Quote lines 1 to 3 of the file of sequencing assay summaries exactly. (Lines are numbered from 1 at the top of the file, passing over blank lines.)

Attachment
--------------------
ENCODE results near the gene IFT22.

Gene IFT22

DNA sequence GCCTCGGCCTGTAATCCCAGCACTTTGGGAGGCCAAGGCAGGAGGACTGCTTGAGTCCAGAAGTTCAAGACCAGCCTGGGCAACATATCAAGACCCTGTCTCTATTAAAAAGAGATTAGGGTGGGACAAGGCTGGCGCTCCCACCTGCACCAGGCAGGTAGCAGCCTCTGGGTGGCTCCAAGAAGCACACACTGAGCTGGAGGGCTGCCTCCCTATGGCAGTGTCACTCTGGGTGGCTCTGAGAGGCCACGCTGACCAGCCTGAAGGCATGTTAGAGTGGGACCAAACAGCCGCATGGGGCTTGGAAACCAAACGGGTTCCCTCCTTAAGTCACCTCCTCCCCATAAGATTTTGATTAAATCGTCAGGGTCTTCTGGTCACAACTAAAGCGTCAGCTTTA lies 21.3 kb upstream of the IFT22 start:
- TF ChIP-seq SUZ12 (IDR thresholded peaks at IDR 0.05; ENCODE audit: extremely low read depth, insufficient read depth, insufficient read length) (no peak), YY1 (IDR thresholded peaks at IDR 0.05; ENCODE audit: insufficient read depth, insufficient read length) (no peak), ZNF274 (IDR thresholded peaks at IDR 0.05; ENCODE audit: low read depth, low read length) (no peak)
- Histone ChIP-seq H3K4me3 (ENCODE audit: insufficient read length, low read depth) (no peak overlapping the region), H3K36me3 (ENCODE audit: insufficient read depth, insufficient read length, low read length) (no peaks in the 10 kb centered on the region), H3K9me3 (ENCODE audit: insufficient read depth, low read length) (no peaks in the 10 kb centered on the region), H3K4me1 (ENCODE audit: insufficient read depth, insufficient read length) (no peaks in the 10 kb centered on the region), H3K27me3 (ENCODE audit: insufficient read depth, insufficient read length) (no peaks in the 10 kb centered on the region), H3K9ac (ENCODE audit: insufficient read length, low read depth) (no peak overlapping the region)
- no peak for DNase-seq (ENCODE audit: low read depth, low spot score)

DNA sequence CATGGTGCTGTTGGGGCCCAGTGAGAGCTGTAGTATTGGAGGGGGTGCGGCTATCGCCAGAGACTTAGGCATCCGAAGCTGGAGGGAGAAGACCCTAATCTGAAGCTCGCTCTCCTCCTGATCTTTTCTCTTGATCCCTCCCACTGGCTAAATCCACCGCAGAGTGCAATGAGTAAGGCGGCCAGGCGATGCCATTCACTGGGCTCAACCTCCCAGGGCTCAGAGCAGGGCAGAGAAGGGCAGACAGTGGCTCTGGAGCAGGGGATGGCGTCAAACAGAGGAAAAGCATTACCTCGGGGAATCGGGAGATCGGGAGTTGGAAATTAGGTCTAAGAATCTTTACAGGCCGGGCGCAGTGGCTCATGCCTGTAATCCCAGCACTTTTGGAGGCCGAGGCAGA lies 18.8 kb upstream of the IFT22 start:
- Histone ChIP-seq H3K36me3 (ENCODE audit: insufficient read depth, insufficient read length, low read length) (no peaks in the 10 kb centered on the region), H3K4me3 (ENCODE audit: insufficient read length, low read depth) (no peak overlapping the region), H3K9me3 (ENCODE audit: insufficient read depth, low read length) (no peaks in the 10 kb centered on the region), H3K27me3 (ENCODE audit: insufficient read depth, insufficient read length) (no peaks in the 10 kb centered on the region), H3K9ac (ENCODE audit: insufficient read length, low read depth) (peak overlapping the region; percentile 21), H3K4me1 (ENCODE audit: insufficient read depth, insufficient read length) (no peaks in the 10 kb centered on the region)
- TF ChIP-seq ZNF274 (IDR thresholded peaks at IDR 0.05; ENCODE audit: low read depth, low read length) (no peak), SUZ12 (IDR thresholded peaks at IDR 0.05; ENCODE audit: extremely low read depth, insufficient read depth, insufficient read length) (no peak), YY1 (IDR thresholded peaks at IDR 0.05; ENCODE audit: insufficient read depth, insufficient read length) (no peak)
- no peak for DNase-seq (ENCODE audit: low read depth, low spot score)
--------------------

ENCODE results near the gene IFT22.

Gene IFT22

DNA sequence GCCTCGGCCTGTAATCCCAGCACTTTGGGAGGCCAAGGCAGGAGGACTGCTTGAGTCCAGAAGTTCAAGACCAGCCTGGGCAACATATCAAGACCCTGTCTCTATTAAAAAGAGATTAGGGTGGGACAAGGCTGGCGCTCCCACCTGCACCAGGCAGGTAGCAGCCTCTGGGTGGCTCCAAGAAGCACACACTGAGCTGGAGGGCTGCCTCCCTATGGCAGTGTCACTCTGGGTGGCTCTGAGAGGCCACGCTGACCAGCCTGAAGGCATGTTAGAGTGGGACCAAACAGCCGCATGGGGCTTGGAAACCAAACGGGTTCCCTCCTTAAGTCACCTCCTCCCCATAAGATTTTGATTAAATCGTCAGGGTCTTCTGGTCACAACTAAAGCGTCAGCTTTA lies 21.3 kb upstream of the IFT22 start: